Wednesday, July 30, 2014

See what Eyes Over Puget Sound saw on July 28

By Sandy Howard, communication manager, Environmental Assessment Program
Sediment-rich water from the glacier-fed Skagit River
On this month’s opening slide at right, you’re seeing a patchy mosaic of sediment-rich water from the glacier-fed Skagit River against the backdrop of lovely Mount Baker on July 28.

A highlight of this flight was a dramatic algae eddy we spotted at Sinclair Inlet off the Kitsap Peninsula – did you see our Tweet about that yesterday@ecologyWA?

If you missed it, our photo is on slide 28 of this month’s Eyes Over Puget Sound.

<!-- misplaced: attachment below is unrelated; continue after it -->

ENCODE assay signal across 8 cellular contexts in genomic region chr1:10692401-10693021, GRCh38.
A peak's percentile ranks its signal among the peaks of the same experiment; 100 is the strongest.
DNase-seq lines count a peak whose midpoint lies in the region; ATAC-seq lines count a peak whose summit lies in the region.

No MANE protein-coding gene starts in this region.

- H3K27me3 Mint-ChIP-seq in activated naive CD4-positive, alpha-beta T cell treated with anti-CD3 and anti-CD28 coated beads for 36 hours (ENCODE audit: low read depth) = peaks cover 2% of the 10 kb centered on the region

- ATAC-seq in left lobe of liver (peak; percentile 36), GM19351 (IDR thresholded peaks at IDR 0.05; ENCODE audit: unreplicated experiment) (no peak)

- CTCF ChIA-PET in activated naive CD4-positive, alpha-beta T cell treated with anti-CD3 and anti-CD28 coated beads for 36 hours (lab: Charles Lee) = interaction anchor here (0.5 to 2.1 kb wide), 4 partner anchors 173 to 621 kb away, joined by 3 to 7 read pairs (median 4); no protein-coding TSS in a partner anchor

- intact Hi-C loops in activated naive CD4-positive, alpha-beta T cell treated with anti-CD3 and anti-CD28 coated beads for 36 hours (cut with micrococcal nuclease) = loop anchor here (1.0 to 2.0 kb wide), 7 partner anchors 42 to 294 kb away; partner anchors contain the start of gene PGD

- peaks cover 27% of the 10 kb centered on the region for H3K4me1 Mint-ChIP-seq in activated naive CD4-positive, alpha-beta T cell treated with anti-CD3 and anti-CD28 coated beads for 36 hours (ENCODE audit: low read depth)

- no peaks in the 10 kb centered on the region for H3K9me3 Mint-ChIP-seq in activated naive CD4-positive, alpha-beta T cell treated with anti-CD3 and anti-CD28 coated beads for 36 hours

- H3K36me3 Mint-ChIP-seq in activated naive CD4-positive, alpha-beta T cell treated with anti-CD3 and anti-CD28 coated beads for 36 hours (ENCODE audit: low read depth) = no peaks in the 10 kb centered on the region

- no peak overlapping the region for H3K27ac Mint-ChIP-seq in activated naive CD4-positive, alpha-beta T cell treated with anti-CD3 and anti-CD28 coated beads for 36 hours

Warmer and sunnier days are making higher than normal river flows from the Skagit and Nisqually.

Biological activity in the water column is high – as marine scientist Christopher Krembs says, “Puget Sound is really cooking.”

We’re seeing lots of organic surface debris in Hood Canal, Padilla Bay, and many Inlets.

We’ve got red-brown blooms in South Sound, Discovery Bay, and regions of Bellingham Bay. There are different blooms in Skagit Bay, Padilla Bay, and Sinclair Inlet. Jelly fish are numerous in all southernmost South Sound Bays. Hood Canal remains cold but Puget Sound-wide temperatures are now warmer and less salty.

Data from the Victoria Clipper and our sampling in the Strait provides important information on water exchange with the ocean.

Eyes Over Puget Sound combines high-resolution photo observations with satellite images, en route ferry data between Seattle and Victoria BC, and measurements from our moored instruments.

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